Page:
How To: Acer AspireOne RAM upgrade

Back in July of 2008 I picked up an Acer AspireOne, one of the first netbooks. Since netbooks have been mostly dropped in favor of tablets, you can pick up a netbook around the $200 price point. Most netbooks seem to take DDR2 laptop RAM, and this can be found on the used market fairly cheap. The 512MB pictured above was $5.

The AspireOne continues to be a useful machine, I’ve recently moved over to the netbook remix for Ubuntu. It does suffer from limited screen real estate, a very slow solid state drive, and prior to the upgrade – only 512MB of RAM. Doubling the RAM for $5 seemed too tempting, especially since it gave me a good excuse to take it apart.

Read on for the gory tear down details..

We start on the underside of the case. There are 8 screws that I’ve indicated in the picture with a faint red circle. Three of them are hidden by the battery which you’ll need to remove as part of disassembly. In terms of tools, you’ll need a small phillips screwdriver and possibly a very fine flathead screwdriver or similar thin tool for some (careful) prying.

The keyboard is next. This is where you’ll want that thin flathead or similar. There are three tabs at the top holding the keyboard in. Go gently, but it should be obvious what you need to do to free the keyboard – just push the black tabs towards the back of the computer. Once they are free, you’ll need to also release the two clips on the side. The case will have a bit of give and let that happen fairly easily. I found removing the keyboard pretty straight forward once I realized how important the side clips were.

The keyboard is attached to the mainboard with a ribbon cable. Gently flip the black lock upwards and the cable should easily slide out. Similarly the track pad needs to be released as well – since we’re about to remove it next. The track pad connector is towards the front of the computer from the keyboard connector.

More screws to remove. There are 6, again indicated with faint red circles. Once these are removed, you should be able to remove the top half of the case entirely. I found this tricky to accomplish, the front side didn’t seem to want to click out. I ended up freeing the back side first, then using some gentle force to get things to come free. With any disassembly, always double check you’ve removed enough screws and be gentle. Trying different angles is sometimes a good solution too.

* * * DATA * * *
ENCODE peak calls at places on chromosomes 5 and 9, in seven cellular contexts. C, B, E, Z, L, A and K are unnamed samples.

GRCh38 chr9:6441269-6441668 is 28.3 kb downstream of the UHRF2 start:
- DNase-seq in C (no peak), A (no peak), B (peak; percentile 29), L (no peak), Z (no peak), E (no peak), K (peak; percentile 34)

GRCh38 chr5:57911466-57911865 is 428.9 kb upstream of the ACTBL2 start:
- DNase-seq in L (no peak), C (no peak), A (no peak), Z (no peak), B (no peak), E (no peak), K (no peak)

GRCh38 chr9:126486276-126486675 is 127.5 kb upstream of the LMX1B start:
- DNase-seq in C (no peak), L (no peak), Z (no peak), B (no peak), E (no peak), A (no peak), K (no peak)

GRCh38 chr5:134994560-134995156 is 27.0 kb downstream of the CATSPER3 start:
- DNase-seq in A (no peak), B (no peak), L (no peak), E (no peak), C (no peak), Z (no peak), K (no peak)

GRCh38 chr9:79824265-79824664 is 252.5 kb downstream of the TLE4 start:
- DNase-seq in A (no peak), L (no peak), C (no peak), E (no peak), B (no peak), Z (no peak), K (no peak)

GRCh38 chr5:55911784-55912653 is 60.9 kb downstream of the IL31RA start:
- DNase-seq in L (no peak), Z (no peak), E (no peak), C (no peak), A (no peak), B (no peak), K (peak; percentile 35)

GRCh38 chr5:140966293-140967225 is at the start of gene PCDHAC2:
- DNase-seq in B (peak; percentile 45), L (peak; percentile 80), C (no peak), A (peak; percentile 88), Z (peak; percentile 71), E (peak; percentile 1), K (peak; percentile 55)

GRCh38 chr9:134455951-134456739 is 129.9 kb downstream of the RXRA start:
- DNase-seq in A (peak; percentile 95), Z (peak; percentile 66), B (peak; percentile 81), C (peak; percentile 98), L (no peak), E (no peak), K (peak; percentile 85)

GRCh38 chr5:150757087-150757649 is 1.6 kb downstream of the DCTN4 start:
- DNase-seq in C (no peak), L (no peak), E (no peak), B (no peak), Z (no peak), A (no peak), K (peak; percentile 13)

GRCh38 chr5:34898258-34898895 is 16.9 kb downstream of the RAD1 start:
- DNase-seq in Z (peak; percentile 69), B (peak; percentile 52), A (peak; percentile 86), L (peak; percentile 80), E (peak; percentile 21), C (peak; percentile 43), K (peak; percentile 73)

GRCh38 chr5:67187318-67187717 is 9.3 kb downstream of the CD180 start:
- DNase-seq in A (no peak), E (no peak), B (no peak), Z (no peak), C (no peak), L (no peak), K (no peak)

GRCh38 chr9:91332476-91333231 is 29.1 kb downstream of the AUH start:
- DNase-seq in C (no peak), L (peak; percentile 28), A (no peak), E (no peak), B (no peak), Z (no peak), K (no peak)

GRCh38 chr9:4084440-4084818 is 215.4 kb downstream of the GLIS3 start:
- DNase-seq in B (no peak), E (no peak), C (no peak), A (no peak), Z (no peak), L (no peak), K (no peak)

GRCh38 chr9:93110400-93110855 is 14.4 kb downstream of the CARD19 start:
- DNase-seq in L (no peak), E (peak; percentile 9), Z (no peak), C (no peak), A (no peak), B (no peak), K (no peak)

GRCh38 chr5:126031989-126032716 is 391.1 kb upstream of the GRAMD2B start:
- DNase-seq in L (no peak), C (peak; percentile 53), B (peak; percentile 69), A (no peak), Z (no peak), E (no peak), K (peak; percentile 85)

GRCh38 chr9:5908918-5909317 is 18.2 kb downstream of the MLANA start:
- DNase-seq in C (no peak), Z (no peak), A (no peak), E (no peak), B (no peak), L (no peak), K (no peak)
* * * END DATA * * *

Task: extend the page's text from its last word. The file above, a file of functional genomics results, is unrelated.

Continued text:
We’re almost there, the RAM slot is underneath the motherboard. Clearly designed such that a memory access door could exist on the bottom of the case – but the AspireOne has no door. We’re going to be lifting up the circuit board that occupies the left 2/3rds of the picture above. There are 2 screws (circled in faint red). One is near the center of the computer at the front edge, the second one is holding down the wifi card which will probably come free once the screw is removed. You’ll also need to release the audio cable and ribbon cable for the drive (both circled in faint red).

The board should lift up easily. It may take a little wiggling to get things freed up. There are other cables attached that will prevent removal of the board, but you can lift it up much higher than is pictured here – plenty of room to get to the RAM slot (circled in faint red).

Reassembly is basically the reverse. The ribbon cable for the drive was a little tricky, there was a stiff plastic guide that helps keep it in place, but was getting in the way of getting it into place. Again, patience and care is rewarded.

Since there is only 1 memory slot, and due to limitations of the mainboard the most RAM the AspireOne can take is 1.5Gb – 512MB on the mainboard and 1Gb as a memory module.

Compared to some things I’ve taken apart recently, there were a lot of screws. The unit felt very solid, and I think I’m happier with screws than lots of tricky snaps (or worse, glue). There is clearly room for a slightly larger drive unit, or a GPS.

I do need to credit and old article from CrunchGear that has a very similar write up, it was a great reference. The forum at is also a very useful resource.

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